OMAHA, Neb. (KMTV) — The Douglas County Health Department wants everybody to stay safe during this week's heatwave, it said in a press release.
Heat-related deaths are the leading weather-related cause of death in the United States. With temperatures reaching 100 degrees during this week the DCHD has some tips about staying safe while outside.
See all the tips below:
Yet another extended period of dangerous high temperatures is in the forecast, and the Douglas County Health Department (DCHD) wants to remind you what to do to prevent heat-related injury. Hot weather may not generate the headlines that other weather events do, but data consistently points to heat as the leading weather-related cause of death. During the years from 2004–2018, the United States averaged of 702 heat-related deaths annually.
“Time spent outdoors is good for you,” Health Director Dr. Lindsay Huse said. “Please remember the simple things you can do to make it safe.”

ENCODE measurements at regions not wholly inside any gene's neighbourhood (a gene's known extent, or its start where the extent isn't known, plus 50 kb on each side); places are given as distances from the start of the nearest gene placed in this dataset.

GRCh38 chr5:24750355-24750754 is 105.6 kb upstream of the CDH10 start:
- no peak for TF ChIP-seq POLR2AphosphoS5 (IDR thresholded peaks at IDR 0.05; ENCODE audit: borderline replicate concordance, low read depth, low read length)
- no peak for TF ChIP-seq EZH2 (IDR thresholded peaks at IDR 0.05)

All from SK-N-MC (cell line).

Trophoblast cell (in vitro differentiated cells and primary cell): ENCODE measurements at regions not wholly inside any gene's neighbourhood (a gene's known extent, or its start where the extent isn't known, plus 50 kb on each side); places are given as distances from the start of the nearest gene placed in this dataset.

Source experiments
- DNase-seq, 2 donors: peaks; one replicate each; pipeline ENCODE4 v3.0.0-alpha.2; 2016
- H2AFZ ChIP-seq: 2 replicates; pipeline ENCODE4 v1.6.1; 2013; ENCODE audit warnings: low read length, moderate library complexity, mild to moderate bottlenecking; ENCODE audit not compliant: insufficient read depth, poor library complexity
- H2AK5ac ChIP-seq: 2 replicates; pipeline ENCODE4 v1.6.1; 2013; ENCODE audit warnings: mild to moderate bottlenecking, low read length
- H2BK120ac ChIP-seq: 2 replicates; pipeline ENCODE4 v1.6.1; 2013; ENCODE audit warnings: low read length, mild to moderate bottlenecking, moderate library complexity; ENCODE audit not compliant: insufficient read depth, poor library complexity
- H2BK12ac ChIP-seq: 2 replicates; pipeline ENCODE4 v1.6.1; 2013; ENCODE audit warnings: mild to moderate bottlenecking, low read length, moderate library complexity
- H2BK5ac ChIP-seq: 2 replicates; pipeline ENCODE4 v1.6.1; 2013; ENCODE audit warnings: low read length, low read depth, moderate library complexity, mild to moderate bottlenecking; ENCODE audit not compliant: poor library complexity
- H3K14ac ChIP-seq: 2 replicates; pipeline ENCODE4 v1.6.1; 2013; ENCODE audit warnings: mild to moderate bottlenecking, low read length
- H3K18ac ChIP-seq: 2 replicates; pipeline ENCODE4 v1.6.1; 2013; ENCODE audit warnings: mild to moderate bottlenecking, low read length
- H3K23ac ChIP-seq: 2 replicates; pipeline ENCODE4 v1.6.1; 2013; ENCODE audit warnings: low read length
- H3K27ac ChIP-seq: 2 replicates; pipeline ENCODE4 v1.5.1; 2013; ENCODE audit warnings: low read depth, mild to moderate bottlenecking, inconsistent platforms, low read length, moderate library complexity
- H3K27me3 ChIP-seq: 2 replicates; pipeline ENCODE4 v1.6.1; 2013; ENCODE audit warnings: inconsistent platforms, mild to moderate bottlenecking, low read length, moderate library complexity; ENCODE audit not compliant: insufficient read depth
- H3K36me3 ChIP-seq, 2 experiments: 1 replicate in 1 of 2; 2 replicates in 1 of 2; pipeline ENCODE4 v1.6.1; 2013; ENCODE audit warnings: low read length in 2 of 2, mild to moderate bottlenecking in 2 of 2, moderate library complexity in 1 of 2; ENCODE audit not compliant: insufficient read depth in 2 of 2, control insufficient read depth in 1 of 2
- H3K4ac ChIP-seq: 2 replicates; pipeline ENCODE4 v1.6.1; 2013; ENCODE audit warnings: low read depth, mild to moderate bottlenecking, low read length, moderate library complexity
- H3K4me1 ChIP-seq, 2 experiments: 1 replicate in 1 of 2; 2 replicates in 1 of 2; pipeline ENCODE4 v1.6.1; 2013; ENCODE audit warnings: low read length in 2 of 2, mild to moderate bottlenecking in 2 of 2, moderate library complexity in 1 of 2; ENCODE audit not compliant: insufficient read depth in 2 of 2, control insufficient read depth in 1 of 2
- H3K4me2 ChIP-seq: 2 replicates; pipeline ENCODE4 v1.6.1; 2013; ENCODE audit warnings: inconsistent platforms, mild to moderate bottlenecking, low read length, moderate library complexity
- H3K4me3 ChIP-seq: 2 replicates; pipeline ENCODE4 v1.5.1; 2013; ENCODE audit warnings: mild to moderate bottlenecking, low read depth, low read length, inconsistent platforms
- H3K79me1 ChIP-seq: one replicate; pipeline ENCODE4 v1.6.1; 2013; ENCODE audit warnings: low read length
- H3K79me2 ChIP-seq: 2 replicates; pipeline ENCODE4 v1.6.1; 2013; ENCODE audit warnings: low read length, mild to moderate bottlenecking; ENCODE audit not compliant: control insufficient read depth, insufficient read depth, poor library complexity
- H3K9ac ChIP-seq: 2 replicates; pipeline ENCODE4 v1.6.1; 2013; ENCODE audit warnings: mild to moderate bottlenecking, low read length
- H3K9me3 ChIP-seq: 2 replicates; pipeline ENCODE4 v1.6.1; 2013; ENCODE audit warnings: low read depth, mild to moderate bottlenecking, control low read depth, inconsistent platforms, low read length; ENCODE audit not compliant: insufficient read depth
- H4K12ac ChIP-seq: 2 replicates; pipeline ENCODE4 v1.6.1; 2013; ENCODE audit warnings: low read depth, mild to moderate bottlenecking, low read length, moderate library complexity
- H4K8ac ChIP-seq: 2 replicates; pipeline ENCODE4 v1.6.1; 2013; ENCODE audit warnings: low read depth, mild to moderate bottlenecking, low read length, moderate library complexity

Dr. Huse stressed that an extended run of hot days increases the possibility of health issues.
Temperatures are likely to approach 100 degrees several times during the coming week, so DCHD is asking you to consider these simple steps to avoid a heat-related illness:
• Drink plenty of fluids before you get thirsty and stay hydrated. Allowing at least one hour between hydrating and going outside is recommended.
• Avoid drinks with alcohol or caffeine. Nutrient-rich drinks and water are best.
• Eat water-rich foods
• Take advantage of air conditioning whenever possible.
• Wear light-colored, loose-fitting clothing.
• Limit outdoor activities to the cooler morning and evening hours.
• Check on people 65 years of age or older and children as they are at greater risk than most.
• Athletes involved in outdoor activities need special attention and lots of fluids.
• Use sunscreen of SPF 30 or higher when you are outdoors. Reapply every two hours, or one hour if swimming.
• Consult your preferred news outlet for heat advisory updates, especially between noon and 6 p.m.
• NEVER leave a person or pets in a closed, parked vehicle. That can quickly turn deadly.
• Remember, between 10 a.m. and 4 p.m. is the riskiest part of the day to be outside.
“You can do this,” Dr. Huse said. “Awareness is the first step.”